Community urged to bin bad behaviour


‘Seal the Loop’ bins are to be installed at Moggs Creek and Eastern View fishing locations to encourage proper disposal of fishing waste and reduce threats to marine life.

Zoo’s Victoria, in partnership with Melbourne Zoo Community, have donated three Seal the Loop bins to the Great Ocean Road Coast Committee (GORCC) after the popular fishing spots were identified as litter hot spots.

 

Great Ocean Road Coast Committee Reserves Outdoor Worker and keen angler Nick Farrant with a popular Seal the Loop bin at Fisherman's Beach.
Great Ocean Road Coast Committee Reserves Outdoor Worker and keen angler Nick Farrant with a popular Seal the Loop bin at Fisherman’s Beach.

Conservation Officer Danielle Knox said incorrectly discarded fishing waste can be mistaken as food and ingested by wildlife which can be passed on to their young and result in injury or death.

“30 species of marine animals including seabirds, turtles, whales, dolphins and sharks are listed as ‘at risk’ of injury and fatality caused by ingestion of, or entanglement in, harmful marine debris,” she said.

Seal the Loop bins are already installed in Lorne, Torquay and Anglesea and research shows the bins are helping in the fight to reduce marine wildlife entanglement rates.

According to Zoo’s Victoria, a 2013 study revealed that 56% of coast users who came across a Seal the Loop bin changed their waste disposal behaviour as a result.

GORCC Outdoor Works Supervisor Phil Brown said litter was an ongoing issue on the coast.

“The litter ends up back in the ocean where it can harm both marine life and beachgoers,” he said.

While GORCC staff undertake regular beach clean ups, litter remains a problem, particularly in more popular fishing areas.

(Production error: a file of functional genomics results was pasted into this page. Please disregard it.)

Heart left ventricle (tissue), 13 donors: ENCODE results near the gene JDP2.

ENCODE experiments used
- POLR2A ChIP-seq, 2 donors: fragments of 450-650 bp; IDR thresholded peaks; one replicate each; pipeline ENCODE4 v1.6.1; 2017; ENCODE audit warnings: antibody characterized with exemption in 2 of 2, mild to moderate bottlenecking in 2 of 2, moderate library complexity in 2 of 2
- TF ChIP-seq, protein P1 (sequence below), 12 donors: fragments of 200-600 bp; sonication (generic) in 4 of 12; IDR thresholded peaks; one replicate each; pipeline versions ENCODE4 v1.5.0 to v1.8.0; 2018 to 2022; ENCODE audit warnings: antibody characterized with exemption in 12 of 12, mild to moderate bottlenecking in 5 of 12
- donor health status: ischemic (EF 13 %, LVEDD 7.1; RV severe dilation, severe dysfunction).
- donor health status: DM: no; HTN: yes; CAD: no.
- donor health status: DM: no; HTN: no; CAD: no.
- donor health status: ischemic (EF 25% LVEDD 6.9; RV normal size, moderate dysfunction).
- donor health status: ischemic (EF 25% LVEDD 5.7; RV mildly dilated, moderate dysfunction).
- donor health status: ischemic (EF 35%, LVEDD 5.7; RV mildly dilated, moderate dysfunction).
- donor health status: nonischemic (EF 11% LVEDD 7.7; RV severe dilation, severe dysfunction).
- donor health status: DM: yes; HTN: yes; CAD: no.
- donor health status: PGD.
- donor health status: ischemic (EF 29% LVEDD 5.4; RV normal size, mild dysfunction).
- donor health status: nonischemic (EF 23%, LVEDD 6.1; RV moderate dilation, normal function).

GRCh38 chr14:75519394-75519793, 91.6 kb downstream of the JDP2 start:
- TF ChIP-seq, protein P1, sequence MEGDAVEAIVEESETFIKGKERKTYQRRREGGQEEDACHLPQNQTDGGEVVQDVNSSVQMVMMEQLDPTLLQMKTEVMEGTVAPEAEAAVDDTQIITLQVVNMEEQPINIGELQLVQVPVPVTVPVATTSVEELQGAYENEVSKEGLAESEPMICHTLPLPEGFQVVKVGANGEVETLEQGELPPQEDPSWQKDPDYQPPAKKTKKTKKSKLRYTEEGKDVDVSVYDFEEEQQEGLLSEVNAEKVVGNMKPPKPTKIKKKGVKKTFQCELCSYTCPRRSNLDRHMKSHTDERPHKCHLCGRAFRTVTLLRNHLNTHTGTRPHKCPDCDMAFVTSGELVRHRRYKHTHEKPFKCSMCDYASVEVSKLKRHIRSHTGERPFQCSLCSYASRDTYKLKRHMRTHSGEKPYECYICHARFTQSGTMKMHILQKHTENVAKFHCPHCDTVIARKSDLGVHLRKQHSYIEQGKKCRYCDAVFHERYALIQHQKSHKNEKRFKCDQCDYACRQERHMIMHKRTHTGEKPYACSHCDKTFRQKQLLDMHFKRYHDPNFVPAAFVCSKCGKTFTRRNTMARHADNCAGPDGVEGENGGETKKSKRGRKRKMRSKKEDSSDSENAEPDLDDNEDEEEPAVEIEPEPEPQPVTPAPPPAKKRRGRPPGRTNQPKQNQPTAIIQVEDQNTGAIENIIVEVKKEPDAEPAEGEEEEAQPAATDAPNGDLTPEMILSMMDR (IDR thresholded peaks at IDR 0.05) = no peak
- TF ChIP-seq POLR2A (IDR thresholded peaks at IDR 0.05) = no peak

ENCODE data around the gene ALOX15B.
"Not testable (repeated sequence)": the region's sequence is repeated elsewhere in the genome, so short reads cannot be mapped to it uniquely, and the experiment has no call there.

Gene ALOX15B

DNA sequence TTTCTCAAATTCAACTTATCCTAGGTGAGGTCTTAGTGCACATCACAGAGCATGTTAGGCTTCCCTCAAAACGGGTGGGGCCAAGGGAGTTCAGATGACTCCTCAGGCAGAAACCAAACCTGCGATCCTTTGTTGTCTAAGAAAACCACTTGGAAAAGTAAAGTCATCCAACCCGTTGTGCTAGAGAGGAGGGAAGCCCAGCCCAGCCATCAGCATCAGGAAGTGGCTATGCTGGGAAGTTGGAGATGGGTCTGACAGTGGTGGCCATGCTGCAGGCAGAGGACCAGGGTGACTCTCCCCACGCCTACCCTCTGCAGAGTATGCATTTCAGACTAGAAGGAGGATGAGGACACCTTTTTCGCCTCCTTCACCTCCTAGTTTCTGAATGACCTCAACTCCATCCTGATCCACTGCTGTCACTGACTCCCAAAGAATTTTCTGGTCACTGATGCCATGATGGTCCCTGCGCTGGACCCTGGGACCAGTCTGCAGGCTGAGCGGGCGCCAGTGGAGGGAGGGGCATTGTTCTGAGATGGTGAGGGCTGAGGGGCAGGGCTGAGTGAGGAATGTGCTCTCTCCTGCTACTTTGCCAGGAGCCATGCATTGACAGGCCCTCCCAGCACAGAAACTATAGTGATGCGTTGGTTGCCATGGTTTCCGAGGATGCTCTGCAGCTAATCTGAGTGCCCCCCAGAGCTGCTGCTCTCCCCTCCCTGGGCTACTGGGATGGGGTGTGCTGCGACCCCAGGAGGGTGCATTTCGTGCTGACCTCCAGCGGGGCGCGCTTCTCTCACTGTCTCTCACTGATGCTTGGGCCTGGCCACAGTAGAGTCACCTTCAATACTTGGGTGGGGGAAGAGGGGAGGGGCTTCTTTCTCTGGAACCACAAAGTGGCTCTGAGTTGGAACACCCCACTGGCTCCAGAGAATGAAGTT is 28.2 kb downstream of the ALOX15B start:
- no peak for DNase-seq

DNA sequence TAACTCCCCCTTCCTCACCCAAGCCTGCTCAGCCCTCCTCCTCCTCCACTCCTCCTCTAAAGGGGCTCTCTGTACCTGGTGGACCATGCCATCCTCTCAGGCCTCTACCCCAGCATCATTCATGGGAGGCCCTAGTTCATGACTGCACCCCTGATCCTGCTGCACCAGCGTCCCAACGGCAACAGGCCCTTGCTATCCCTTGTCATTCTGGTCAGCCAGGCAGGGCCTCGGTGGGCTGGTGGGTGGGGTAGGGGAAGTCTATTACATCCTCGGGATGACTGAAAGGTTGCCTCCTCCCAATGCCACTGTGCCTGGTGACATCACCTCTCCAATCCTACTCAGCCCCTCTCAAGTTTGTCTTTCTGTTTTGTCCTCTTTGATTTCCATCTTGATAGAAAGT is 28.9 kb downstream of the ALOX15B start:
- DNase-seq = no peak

“The new bin locations have been chosen based on popular fishing spots where litter has been identified as an issue,” Mr. Brown said.

Coalmine Creek (near Moggs Creek) has been in need of a near-by Seal the Loop bin, with litter adding up. Picture: local resident, Rod Hamilton.
Coalmine Creek (near Moggs Creek) has been in need of a near-by Seal the Loop bin, with litter adding up. Picture: local resident, Rod Hamilton.

Ms Knox urged community members and local anglers to take care when disposing of fishing waste.

“If there is not a Seal the Loop bin in your area, you can ask your local council to sign up for a bin which are offered free of charge to any organisation, council or group who agree to install and maintain them,” she said.

If you notice any injured or distressed marine wildlife, please call the AGL Marine Response Unit team on 0447 158 676.

Marine animals such as seals come in to close contact with harmful marine debris. Picture: Zoo's Victoria.
Marine animals such as seals come in to close contact with harmful marine debris. Picture: Zoo’s Victoria.

For further information regarding Seal the Loop bins, including a bin registration form visit http://www.zoo.org.au/sealtheloop.

If you would like to become involved in the 2014 Seal the Loop Action Day to be held November 14, email Danielle Knox at dknox@zoo.org.au and keep up to date by searching #sealtheloop on Twitter @zoosvictoria.

 

Related blog posts:

The Great Egret has been spotted at the Spring Creek Estuary recently

Rare visitors threatened by waste.

Community members are urged to use Melbourne Zoo’s Seal the Loop bins designed for the collection of fishing waste so seals do not become entangled. Photo: www.zoo.org.au Seal relocation highlights community role.

Leave a Reply

Fill in your details below or click an icon to log in:

WordPress.com Logo

You are commenting using your WordPress.com account. Log Out / Change )

Twitter picture

You are commenting using your Twitter account. Log Out / Change )

Facebook photo

You are commenting using your Facebook account. Log Out / Change )

Google+ photo

You are commenting using your Google+ account. Log Out / Change )

Connecting to %s